Dear Indubitably Anti-capitalism Mayonnaise, (Letter #12)

by austin beaton

Dear Indubitably Anti-capitalism Mayonnaise,

I’m writing this from a Five Guys Burgers and Fries 33 minutes before they close. Have you ever been? Their whole thing is all toppings—from A.1. to grilled mushrooms to mayonnaise—are free. But my order is basic (a lettuce wrapped burger with bacon) because of weird food intolerances that make me itch and bloat and make me feel like I’m floating above myself.

I’m almost used to not getting to eat what I want. It’s been 12 years since the diagnoses started.

Like most children, I was a weird kid. Did you watch Mister Rogers’ Neighborhood growing up?

I just saw the documentary about him. A friend told me I’d cry. And I did.

It was peculiar sitting alone in the dark at 25 years old, watching moving images of a now-dead man that I used to wave goodbye to when my mom turned the TV off, locked the door and took me to daycare.

Mister Rogers was all about respectfully communicating with kids like they were full-grown humans. Instructing them to feel their emotions. Teaching them the reality of anger and death.

He was revolutionarily anti-capitalism when it came to children’s television—he saw how corporations would use loud and violent pictures to entice them into being the consumers they wanted. He even went before the Nixon administration and dissuaded them from cutting the 20 million dollar budget PBS had just been given by the last president.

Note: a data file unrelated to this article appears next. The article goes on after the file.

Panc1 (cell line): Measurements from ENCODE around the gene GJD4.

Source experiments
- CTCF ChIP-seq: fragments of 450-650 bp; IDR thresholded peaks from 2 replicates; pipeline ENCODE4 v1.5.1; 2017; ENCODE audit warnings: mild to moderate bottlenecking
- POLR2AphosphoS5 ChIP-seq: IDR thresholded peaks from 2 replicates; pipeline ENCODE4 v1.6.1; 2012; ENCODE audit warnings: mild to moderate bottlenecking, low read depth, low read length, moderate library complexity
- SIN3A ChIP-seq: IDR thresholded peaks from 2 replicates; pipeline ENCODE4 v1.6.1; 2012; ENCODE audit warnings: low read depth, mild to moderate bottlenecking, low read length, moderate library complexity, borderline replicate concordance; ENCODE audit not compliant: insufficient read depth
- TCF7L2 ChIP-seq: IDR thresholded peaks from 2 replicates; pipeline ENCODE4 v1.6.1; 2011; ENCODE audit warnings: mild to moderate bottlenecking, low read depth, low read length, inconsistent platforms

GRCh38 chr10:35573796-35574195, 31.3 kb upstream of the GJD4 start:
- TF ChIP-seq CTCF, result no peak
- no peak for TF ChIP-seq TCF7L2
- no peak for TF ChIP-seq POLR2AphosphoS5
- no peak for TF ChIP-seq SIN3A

Mister Rogers was trained in child development. He was always trying to understand what it meant to be human.

I think that’s why he’s unnerving to some, like Gandhi or even the idea of Jesus.

I’ve never met you. But I’ve heard you want to be a sex therapist? I think that’s kickass.

Sex, I’m sure as you know, is so human.

It’s so insane to me that I get to be anything, let alone a person. Every day walking around in this super monkey body that I never asked for. Wanting to eat and be accepted by other super monkeys.

How we all bear it is a tragedy and a celebration.

It took me a while to be able to articulate why I don’t kill myself. That’s what the world’s human community is, I guess—a planet of people who decide to keep living, or don’t.

My mom said when I was a boy I’d always write stories, draw pictures. But by elementary school art was something I rejected.

I suppressed thoughts that said I wanted to be a writer. How do I know that’s what I want? I’d ask myself.

But even if I did want to actually do it, I would fail. And then what would happen?

I didn’t answer myself back then. But I’m grateful I eventually chose to try and see it play out every day. It’s a privilege.

Is there anything about yourself you’re suppressing? Is it worth un-springing it to see what happens? Are there slightly different realities that you can open that will lead you a little bit farther into you?

Mister Rogers said we not only must we learn to accept failure, but to expect it.

It’s 4 minutes to closing—sometimes things do happen as we’d want them.

Be well,